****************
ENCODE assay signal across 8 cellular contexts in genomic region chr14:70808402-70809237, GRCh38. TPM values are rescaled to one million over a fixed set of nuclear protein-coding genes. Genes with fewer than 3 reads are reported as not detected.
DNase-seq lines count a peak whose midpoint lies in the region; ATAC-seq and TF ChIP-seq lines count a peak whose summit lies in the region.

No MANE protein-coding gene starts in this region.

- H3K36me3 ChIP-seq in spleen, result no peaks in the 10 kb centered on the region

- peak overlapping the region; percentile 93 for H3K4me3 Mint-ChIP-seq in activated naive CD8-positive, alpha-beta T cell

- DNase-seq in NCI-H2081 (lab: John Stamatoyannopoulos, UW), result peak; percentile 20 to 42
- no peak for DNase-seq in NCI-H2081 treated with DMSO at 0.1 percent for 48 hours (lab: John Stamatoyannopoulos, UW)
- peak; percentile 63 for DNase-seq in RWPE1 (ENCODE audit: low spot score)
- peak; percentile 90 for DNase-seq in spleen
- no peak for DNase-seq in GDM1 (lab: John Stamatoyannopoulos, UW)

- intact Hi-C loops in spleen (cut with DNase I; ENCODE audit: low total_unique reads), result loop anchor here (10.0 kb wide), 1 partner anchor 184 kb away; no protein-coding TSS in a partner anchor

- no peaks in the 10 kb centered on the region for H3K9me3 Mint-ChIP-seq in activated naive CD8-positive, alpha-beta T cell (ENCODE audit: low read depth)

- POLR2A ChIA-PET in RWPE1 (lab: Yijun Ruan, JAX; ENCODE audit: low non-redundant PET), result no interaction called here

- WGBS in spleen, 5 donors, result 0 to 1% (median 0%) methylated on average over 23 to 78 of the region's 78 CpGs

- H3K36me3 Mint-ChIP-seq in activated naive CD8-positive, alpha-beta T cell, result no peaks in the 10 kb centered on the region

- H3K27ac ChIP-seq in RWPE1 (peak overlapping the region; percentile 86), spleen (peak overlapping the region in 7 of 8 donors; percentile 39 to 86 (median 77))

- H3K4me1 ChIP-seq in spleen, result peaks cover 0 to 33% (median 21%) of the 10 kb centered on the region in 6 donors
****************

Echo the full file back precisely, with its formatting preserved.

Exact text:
ENCODE assay signal across 8 cellular contexts in genomic region chr14:70808402-70809237, GRCh38. TPM values are rescaled to one million over a fixed set of nuclear protein-coding genes. Genes with fewer than 3 reads are reported as not detected.
DNase-seq lines count a peak whose midpoint lies in the region; ATAC-seq and TF ChIP-seq lines count a peak whose summit lies in the region.

No MANE protein-coding gene starts in this region.

- H3K36me3 ChIP-seq in spleen, result no peaks in the 10 kb centered on the region

- peak overlapping the region; percentile 93 for H3K4me3 Mint-ChIP-seq in activated naive CD8-positive, alpha-beta T cell

- DNase-seq in NCI-H2081 (lab: John Stamatoyannopoulos, UW), result peak; percentile 20 to 42
- no peak for DNase-seq in NCI-H2081 treated with DMSO at 0.1 percent for 48 hours (lab: John Stamatoyannopoulos, UW)
- peak; percentile 63 for DNase-seq in RWPE1 (ENCODE audit: low spot score)
- peak; percentile 90 for DNase-seq in spleen
- no peak for DNase-seq in GDM1 (lab: John Stamatoyannopoulos, UW)

- intact Hi-C loops in spleen (cut with DNase I; ENCODE audit: low total_unique reads), result loop anchor here (10.0 kb wide), 1 partner anchor 184 kb away; no protein-coding TSS in a partner anchor

- no peaks in the 10 kb centered on the region for H3K9me3 Mint-ChIP-seq in activated naive CD8-positive, alpha-beta T cell (ENCODE audit: low read depth)

- POLR2A ChIA-PET in RWPE1 (lab: Yijun Ruan, JAX; ENCODE audit: low non-redundant PET), result no interaction called here

- WGBS in spleen, 5 donors, result 0 to 1% (median 0%) methylated on average over 23 to 78 of the region's 78 CpGs

- H3K36me3 Mint-ChIP-seq in activated naive CD8-positive, alpha-beta T cell, result no peaks in the 10 kb centered on the region

- H3K27ac ChIP-seq in RWPE1 (peak overlapping the region; percentile 86), spleen (peak overlapping the region in 7 of 8 donors; percentile 39 to 86 (median 77))

- H3K4me1 ChIP-seq in spleen, result peaks cover 0 to 33% (median 21%) of the 10 kb centered on the region in 6 donors